Philadelphia Disability Pride parade rocks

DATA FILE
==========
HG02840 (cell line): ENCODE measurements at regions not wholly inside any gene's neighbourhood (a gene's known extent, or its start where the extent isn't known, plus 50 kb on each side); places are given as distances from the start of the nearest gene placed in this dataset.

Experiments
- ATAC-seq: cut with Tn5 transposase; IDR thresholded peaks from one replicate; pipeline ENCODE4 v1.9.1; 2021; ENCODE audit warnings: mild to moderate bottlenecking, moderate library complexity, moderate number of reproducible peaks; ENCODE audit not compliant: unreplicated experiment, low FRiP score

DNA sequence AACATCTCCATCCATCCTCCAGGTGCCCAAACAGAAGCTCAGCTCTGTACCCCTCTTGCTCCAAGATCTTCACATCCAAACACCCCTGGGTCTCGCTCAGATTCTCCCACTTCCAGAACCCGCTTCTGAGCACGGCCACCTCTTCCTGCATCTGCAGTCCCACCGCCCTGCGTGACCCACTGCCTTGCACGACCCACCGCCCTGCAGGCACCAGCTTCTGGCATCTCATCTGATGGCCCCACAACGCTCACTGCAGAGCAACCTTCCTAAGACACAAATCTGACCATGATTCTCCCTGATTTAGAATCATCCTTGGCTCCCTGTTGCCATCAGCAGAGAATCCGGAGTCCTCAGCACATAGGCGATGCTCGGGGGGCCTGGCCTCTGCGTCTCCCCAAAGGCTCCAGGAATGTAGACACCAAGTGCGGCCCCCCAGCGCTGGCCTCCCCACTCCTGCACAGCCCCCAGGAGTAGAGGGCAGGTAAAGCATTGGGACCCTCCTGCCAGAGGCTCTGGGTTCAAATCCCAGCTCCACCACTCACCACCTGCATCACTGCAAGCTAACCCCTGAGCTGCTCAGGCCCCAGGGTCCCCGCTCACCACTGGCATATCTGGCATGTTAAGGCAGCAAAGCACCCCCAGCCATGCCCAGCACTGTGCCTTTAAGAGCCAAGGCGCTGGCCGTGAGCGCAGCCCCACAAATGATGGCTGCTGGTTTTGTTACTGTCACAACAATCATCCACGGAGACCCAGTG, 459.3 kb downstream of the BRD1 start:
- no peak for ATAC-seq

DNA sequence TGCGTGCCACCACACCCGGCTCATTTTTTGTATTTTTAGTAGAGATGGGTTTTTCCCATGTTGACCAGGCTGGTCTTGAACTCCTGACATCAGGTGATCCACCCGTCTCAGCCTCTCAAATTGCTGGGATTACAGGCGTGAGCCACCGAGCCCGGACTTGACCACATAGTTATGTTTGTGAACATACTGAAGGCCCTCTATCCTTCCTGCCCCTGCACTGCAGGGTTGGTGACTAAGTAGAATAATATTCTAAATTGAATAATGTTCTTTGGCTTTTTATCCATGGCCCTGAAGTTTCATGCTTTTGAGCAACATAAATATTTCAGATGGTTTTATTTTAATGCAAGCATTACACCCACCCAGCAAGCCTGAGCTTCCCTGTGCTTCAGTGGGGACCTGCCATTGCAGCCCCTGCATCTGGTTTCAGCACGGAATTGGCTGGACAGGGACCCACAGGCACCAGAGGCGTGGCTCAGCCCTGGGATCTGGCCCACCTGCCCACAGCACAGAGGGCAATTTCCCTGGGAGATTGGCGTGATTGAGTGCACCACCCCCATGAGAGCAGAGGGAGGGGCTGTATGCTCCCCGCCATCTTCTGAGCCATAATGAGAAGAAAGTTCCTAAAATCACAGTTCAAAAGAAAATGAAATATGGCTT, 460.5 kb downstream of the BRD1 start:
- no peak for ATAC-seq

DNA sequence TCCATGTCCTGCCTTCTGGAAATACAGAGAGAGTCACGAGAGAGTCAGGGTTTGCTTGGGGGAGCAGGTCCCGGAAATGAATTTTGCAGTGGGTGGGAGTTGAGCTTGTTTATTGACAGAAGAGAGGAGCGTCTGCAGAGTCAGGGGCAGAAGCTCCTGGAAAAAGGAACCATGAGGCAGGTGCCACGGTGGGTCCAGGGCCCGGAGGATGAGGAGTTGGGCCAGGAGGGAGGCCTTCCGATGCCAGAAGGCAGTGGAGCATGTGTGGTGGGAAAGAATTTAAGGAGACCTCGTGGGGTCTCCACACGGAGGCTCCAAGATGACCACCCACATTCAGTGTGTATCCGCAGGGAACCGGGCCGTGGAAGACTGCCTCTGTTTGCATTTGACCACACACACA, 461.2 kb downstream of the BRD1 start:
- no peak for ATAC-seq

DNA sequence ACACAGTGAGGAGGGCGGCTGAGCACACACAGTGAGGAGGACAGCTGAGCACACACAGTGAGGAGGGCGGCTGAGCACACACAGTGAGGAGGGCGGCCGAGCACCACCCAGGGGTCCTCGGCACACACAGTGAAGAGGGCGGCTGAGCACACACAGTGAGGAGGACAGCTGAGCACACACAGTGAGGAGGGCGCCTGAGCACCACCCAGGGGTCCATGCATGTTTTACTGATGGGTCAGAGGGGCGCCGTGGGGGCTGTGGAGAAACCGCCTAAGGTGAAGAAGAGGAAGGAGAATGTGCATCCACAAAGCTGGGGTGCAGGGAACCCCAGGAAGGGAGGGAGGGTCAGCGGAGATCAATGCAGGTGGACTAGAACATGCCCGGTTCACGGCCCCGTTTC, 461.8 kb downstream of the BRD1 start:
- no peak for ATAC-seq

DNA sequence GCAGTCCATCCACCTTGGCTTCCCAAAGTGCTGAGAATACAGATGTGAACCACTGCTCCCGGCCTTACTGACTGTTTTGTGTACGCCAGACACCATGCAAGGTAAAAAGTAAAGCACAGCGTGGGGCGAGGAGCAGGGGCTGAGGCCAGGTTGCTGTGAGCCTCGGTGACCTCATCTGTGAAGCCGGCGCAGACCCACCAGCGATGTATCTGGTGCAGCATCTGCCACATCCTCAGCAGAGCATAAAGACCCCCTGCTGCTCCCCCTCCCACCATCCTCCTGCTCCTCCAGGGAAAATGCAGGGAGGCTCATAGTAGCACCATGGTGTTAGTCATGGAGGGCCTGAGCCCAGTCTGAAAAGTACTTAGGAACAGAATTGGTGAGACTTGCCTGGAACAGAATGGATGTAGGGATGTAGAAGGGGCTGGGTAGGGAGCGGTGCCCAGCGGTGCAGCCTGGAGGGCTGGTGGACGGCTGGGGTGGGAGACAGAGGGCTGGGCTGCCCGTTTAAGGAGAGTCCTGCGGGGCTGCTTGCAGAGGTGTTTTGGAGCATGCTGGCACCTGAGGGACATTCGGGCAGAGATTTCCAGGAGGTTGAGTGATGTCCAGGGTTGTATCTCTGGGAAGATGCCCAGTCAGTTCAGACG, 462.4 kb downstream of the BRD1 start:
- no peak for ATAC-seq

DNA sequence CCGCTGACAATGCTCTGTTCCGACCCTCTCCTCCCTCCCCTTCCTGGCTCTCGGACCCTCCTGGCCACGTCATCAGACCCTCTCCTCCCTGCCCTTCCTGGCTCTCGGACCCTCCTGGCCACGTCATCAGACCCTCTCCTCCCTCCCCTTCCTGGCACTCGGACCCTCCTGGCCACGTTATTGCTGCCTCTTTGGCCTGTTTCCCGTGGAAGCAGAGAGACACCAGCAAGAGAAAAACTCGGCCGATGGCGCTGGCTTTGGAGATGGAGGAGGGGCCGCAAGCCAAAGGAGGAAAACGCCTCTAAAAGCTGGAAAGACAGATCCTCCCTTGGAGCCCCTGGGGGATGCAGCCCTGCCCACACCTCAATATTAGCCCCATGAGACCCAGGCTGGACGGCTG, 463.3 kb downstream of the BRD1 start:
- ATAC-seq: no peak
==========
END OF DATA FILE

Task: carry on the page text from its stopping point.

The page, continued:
first_imgWorkers World in Philadelphia Disability Pride.By Mary Kaessinger and Edward YudelovichPhiladelphia’s Disability Pride Week came to a spirited end with a parade in Center City on June 16. About 300 people walked, rode, rolled and scooted up Market Street to City Hall for a celebration with music, speakers and entertainment provided by artists with and without disabilities. An exuberant African-American wheelchair user rolled up and down the line with his cute dog, enthusiastically leading chants of “Disability Pride!” Large local puppets brought fun and festivity to the celebration.It was the parade’s seventh consecutive year in a city that takes disability rights seriously. Mayor Jim Kenney told Uber officials that its private cab company would not be allowed to work in Philadelphia unless all its cabs were accessible for people with disabilities. The company complied. Subway stations here are much more accessible than in New York City. There were tables at the parade full of information on available resources from providers of services for people with disabilities, including the Philadelphia Mayor’s Office for People with Disabilities.Feisty political sentiment was expressed at the parade. Disability Pride buttons and T-shirts displayed clenched fists. A black T-shirt was inscribed with the slogan “Piss on Pity.” Orange and pink stickers with black lettering demanded the removal of two of the U.S. government’s most notorious disability haters: “Trump and Pence Must Go!”Support New York Disability Pride!Several participants, including these two reporters, traveled from New York City to bring solidarity greetings from the NYC Disability Pride Committee, which is planning its annual parade on July 15. Disabled activists and their allies are engaged in a struggle with the New York City Police Department. They are seeking a return of the gathering site, parade route and festival venue to their originally scheduled spots, with the assembly point at Union Square Park and the festival at the well-shaded Madison Square Park. The NYPD reversed the locations at the last minute on May 31.Under the police department plan, people would gather at Madison Square Park and hold the festival in the northern section of Union Square Park, which has no shade. On a hot July day, with the sun beating down, this is potentially dangerous. Many people with disabilities are extremely sensitive to heat and sunlight, which can cause serious injury, illness and even death.Disabled people are entitled to a reasonable accommodation with a parade route and festival venue that do not endanger their health. Updates on this situation will be posted in WW as they develop. On to Disability Pride NYC!Kaessinger is a wheelchair user. Yudelovich has emotional and hearing loss disabilities.FacebookTwitterWhatsAppEmailPrintMoreShare thisFacebookTwitterWhatsAppEmailPrintMoreShare thislast_img read more